cover image Horses: Art of Deborah Butterfield

Horses: Art of Deborah Butterfield

Chronicle Books, Marcia Tucker, Deborah Butterfield. Chronicle Books, $29.95 (95pp) ISBN 978-0-8118-0137-9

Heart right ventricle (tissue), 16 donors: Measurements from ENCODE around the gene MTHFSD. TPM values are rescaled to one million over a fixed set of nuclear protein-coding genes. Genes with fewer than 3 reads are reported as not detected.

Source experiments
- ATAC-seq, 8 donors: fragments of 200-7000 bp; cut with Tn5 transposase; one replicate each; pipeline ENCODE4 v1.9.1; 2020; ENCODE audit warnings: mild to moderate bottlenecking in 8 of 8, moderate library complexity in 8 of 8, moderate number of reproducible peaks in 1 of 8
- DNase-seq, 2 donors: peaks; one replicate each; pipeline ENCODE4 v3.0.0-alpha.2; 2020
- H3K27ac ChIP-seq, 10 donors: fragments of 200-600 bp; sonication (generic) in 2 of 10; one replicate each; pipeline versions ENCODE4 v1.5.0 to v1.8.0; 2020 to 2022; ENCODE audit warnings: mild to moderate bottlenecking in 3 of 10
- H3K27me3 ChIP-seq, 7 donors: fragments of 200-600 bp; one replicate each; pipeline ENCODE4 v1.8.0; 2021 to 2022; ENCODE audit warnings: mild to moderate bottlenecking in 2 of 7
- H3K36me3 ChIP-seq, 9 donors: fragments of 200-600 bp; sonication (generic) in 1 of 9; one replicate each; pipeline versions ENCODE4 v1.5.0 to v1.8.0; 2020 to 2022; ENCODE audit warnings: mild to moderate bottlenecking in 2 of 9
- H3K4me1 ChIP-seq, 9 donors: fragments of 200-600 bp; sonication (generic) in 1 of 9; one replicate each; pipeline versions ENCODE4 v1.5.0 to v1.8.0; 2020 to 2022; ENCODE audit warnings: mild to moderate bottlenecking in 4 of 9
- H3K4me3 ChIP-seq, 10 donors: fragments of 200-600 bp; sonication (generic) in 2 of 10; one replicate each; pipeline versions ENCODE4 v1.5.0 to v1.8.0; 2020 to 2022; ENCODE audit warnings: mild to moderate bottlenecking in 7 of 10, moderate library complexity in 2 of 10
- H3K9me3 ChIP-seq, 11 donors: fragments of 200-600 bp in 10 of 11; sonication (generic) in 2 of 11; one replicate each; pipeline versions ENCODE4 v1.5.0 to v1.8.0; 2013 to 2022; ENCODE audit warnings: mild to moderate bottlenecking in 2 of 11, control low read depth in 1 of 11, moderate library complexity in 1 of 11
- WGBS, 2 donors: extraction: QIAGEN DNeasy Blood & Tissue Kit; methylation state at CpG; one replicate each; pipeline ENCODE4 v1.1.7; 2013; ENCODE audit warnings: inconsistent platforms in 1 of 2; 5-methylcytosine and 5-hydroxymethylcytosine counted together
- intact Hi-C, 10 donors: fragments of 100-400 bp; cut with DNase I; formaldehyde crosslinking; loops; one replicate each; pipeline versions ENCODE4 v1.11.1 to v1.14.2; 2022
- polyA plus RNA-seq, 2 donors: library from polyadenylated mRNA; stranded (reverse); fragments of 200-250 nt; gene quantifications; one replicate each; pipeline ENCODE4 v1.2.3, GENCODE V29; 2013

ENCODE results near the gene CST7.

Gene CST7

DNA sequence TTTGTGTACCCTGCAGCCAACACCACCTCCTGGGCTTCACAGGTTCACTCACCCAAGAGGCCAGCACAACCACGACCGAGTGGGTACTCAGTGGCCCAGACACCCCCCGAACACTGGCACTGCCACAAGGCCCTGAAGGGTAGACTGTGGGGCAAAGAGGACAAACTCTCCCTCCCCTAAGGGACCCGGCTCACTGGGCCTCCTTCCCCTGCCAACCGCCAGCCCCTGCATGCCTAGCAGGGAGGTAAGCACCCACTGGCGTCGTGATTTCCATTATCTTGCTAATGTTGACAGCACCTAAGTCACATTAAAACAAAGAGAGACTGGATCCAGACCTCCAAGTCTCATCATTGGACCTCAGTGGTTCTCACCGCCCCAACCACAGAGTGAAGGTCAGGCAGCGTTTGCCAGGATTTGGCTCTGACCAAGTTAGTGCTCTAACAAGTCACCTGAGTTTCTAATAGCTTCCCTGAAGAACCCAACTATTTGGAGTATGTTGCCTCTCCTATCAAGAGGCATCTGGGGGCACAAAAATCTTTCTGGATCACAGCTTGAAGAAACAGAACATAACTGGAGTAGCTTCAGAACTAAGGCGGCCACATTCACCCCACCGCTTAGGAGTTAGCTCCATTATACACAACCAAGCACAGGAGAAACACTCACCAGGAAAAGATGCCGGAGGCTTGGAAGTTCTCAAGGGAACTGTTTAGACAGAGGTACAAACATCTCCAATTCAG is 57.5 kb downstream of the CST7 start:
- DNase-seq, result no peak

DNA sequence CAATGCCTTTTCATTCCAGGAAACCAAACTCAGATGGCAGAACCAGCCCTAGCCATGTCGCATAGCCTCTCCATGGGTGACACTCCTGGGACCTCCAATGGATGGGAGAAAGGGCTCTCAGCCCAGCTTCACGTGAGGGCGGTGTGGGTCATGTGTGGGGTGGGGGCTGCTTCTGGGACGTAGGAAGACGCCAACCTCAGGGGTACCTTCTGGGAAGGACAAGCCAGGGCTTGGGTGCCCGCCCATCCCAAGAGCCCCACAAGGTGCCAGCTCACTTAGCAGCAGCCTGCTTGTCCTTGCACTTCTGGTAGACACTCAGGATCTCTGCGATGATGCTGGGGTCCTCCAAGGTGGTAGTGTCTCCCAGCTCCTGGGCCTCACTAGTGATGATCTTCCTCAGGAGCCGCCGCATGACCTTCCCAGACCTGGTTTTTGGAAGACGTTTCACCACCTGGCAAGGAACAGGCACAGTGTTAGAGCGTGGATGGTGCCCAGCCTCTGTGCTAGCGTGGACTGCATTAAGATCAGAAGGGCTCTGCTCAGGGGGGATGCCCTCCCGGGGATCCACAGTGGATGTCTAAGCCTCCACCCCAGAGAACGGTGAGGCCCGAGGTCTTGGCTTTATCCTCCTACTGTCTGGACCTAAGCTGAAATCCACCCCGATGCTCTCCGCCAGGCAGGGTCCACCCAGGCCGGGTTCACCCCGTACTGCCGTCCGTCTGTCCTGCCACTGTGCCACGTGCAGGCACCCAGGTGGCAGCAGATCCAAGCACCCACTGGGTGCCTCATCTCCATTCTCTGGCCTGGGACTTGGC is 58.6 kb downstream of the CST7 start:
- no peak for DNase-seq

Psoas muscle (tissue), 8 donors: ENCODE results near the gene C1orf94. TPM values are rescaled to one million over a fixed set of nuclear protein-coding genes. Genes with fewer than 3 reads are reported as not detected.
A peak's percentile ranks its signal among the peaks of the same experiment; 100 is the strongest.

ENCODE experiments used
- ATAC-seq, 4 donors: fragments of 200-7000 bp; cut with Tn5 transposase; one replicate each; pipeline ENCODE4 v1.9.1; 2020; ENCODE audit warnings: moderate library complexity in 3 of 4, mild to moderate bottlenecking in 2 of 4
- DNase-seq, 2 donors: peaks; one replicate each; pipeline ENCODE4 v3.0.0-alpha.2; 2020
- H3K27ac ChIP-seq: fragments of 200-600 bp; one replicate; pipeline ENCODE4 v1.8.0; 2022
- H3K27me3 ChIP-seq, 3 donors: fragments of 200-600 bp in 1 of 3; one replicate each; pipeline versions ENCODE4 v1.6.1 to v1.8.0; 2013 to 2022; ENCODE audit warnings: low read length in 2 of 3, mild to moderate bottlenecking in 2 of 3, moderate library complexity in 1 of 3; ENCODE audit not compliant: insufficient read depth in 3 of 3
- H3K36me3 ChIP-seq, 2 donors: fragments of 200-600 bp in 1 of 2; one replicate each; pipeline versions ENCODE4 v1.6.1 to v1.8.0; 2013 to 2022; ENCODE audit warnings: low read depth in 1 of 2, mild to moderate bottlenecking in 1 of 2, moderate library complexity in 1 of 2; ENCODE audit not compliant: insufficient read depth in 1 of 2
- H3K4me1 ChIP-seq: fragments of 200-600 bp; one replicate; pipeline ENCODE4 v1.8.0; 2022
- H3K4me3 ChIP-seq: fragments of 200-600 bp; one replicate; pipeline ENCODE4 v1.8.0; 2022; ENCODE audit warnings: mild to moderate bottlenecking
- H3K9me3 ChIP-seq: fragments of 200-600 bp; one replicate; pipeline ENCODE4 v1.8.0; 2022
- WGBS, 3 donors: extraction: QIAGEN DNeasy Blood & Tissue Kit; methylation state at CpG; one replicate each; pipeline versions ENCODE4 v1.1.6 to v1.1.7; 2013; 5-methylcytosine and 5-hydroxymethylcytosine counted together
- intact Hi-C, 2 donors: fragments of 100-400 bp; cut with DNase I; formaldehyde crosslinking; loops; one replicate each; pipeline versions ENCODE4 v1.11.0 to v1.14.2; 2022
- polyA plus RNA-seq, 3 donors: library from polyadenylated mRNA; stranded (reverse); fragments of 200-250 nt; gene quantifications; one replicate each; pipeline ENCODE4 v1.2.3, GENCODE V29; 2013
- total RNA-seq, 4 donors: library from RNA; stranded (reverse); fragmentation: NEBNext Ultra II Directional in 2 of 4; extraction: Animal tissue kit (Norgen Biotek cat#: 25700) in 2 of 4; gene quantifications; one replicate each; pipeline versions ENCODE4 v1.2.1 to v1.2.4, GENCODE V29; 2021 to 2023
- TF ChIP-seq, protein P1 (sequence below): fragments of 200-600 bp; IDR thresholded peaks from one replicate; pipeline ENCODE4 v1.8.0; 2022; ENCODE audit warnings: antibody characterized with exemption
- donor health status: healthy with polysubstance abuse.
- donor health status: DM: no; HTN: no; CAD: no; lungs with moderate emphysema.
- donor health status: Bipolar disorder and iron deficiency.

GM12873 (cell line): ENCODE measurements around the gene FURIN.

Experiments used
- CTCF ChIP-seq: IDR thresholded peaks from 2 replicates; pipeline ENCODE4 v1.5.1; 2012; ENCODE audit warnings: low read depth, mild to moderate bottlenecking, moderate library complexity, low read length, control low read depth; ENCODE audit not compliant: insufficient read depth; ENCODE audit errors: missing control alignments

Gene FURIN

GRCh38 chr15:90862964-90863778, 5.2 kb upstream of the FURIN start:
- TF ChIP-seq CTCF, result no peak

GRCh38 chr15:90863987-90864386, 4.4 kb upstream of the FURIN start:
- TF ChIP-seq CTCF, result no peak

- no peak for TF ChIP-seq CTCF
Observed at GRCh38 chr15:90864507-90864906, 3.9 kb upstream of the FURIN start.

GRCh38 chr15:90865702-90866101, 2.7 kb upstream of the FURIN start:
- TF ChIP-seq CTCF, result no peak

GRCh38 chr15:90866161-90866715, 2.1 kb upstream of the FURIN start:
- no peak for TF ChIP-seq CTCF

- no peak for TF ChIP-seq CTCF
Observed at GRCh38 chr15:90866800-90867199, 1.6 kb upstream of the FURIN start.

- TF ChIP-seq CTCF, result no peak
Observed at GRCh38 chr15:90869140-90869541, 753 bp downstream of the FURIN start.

More than 60 gorgeous color illustrations of Butterfield's horse sculptures appear in this book, which includes a captivating interview and a thought-provoking critique. The horses here, created between 1973 and 1991, are a ``patchwork of colors68 '' composed of corroded scraps of painted metal, sticks, mud, wood, slate and other media. Butterfield's remarkable ability to suggest an alert, inquisitive or resting flesh-and-blood form with only line, gesture or armorlike twisted metal is well served by these photos; only the pieces' larger-than-life size is difficult to gauge. In an interview with Tucker, director of New York City's New Museum of Contemporary Art, Butterfield tells of her obsession with horses, her artistic ``dialogue with another species,'' her impression that each subsequent sculpture is ``like dancing with a new partner.'' Kuspit ( Alex Katz: Night Painting ) views Butterfield's horses as ``disintegrating'' and symbolic of the ``lacerated, compromised spirit of technological man''; the death images he sees run contrary to Butterfield's own belief that her reclining horses are vulnerable but often alive and even giving birth. (June)